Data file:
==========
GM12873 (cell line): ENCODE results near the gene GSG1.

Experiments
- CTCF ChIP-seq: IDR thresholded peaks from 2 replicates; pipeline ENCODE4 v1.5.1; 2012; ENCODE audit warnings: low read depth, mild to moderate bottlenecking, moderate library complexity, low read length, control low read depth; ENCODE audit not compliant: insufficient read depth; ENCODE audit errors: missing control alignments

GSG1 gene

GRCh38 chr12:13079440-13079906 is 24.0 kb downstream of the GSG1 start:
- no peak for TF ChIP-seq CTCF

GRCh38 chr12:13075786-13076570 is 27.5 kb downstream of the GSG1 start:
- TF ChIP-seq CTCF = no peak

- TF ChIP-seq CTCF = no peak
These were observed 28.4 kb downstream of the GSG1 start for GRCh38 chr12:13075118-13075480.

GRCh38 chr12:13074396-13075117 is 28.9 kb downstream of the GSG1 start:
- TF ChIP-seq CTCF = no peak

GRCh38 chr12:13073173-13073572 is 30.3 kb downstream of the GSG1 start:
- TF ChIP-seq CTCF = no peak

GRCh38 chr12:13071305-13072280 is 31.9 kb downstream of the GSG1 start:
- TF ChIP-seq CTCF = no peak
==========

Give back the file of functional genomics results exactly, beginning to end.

GM12873 (cell line): ENCODE results near the gene GSG1.

Experiments
- CTCF ChIP-seq: IDR thresholded peaks from 2 replicates; pipeline ENCODE4 v1.5.1; 2012; ENCODE audit warnings: low read depth, mild to moderate bottlenecking, moderate library complexity, low read length, control low read depth; ENCODE audit not compliant: insufficient read depth; ENCODE audit errors: missing control alignments

GSG1 gene

GRCh38 chr12:13079440-13079906 is 24.0 kb downstream of the GSG1 start:
- no peak for TF ChIP-seq CTCF

GRCh38 chr12:13075786-13076570 is 27.5 kb downstream of the GSG1 start:
- TF ChIP-seq CTCF = no peak

- TF ChIP-seq CTCF = no peak
These were observed 28.4 kb downstream of the GSG1 start for GRCh38 chr12:13075118-13075480.

GRCh38 chr12:13074396-13075117 is 28.9 kb downstream of the GSG1 start:
- TF ChIP-seq CTCF = no peak

GRCh38 chr12:13073173-13073572 is 30.3 kb downstream of the GSG1 start:
- TF ChIP-seq CTCF = no peak

GRCh38 chr12:13071305-13072280 is 31.9 kb downstream of the GSG1 start:
- TF ChIP-seq CTCF = no peak